However, negativity has slowly begun to make inroads into my life for the first time. Nepal is my motherland, however it may be, and I cannot leave it. This is where I earn my bread and where I have made a name for myself It is my supreme desire that I live peacefully in Nepal till the day I die. If——and I pray to god this never happens——this country becomes a veritable hell, I will still look for heaven in it. It is said that there is hope till there is breath and Paradise in Our Backyard is a search for that hope. Today, scepticism and anxiety have grown so much that everybody from politicians to beggars, are haunted by dissatisfaction. From five- star hotels to small restaurants, from Pipalbot in New Road to the maidans, one comes across only negativity and pessimism. National as well as private, daily or weekly all periodicals have unvarying content: news only of destruction, of killings and deaths.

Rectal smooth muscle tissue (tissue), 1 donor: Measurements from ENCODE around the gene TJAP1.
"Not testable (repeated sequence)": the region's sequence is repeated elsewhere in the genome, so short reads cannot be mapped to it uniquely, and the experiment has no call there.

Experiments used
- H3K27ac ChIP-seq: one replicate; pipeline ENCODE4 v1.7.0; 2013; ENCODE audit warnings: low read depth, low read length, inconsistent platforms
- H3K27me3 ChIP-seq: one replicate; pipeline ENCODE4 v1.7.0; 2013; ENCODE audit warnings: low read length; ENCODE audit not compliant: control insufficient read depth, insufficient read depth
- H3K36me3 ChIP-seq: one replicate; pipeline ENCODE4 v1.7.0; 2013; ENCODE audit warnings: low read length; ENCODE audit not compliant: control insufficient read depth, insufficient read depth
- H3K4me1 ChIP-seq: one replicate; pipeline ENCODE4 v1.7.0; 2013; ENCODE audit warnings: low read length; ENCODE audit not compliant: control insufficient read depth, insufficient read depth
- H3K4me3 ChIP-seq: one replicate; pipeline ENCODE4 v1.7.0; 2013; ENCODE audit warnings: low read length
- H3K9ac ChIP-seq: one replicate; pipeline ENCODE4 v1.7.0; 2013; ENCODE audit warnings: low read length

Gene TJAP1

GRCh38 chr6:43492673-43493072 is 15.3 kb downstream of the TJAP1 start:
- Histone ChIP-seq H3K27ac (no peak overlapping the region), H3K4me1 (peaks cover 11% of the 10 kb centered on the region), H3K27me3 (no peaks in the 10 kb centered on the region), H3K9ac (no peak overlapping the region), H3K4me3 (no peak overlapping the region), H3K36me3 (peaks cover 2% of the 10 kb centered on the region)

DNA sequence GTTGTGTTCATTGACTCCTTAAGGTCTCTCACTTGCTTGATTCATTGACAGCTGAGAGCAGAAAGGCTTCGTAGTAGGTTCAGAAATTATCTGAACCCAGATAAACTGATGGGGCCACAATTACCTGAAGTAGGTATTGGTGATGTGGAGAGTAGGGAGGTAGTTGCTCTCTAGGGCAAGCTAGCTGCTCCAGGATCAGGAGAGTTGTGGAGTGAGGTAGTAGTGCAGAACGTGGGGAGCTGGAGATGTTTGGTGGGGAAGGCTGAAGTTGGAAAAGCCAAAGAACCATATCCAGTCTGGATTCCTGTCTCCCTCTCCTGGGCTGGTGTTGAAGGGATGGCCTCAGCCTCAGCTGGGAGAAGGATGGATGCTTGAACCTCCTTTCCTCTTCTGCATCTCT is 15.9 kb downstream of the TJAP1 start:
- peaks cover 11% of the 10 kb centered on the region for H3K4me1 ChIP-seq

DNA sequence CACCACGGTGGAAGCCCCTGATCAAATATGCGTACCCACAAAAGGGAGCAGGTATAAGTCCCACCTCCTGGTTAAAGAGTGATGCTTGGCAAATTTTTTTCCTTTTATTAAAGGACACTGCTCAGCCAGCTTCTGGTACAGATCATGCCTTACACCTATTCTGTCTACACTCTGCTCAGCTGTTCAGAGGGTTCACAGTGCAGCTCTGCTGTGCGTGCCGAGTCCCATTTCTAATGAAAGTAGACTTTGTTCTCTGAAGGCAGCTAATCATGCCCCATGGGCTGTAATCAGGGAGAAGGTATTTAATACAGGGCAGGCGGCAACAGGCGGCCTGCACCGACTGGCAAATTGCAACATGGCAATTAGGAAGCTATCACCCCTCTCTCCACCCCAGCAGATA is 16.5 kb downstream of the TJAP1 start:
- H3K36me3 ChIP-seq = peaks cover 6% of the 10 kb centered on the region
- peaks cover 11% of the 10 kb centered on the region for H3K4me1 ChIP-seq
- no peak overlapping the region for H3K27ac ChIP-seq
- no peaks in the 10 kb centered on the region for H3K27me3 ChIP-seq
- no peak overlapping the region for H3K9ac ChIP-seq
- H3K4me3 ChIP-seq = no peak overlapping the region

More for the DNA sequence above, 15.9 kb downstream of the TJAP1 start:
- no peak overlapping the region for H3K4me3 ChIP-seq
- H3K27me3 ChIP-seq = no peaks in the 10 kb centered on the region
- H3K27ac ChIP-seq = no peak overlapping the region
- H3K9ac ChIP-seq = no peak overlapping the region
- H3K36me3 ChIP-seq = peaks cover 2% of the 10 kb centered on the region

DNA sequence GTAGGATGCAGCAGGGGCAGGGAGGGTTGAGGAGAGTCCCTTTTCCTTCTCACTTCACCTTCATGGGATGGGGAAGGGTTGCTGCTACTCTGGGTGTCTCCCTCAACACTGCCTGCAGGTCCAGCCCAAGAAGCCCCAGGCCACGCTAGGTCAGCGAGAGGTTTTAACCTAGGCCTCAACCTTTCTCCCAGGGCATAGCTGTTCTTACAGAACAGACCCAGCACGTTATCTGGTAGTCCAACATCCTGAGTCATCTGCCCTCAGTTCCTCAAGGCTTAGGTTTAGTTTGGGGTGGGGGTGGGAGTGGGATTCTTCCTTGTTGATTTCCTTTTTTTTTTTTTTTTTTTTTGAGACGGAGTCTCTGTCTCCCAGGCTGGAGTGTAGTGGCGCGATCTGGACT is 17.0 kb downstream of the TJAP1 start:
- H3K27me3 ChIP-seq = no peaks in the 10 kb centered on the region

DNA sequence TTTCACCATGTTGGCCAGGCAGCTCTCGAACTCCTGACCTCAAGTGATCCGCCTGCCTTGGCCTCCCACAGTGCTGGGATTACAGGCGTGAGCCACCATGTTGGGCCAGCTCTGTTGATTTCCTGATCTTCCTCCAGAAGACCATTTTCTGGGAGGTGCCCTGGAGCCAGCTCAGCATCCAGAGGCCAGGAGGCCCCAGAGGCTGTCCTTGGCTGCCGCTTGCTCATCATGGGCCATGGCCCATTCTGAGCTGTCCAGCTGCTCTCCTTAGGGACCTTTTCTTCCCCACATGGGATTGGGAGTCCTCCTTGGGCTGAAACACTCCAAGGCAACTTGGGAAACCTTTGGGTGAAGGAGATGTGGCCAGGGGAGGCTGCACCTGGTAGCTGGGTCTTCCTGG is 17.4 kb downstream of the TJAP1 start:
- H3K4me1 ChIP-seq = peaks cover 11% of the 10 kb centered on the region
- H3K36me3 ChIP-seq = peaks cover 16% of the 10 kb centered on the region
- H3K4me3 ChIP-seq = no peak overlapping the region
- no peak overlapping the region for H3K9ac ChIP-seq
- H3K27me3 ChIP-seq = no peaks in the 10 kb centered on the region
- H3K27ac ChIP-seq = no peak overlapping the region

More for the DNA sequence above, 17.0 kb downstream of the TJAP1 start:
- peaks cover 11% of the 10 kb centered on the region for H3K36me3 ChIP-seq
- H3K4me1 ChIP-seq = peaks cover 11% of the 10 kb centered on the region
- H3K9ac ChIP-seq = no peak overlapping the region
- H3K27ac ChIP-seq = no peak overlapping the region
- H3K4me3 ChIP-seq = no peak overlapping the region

Yet to only say that the country has been flushed down the drain, that all leaders are corrupt, all officials are thieves and all merchants are cheats is not enough. Yes, it is true that Nepal is seriously sick, a chronic malaise has attacked the collective mind but we have no choice but to strive for a cure and only a fierce desire for improvement and a better future can help us. We must believe that we can make things happen and that we can make a difference. If we are to live in Nepal as Nepalese, we must, under all circumstances, remain mentally strong. Else this ship will sink, and then we will be faced with an impossible choice: desert the ship like rats or go down with it.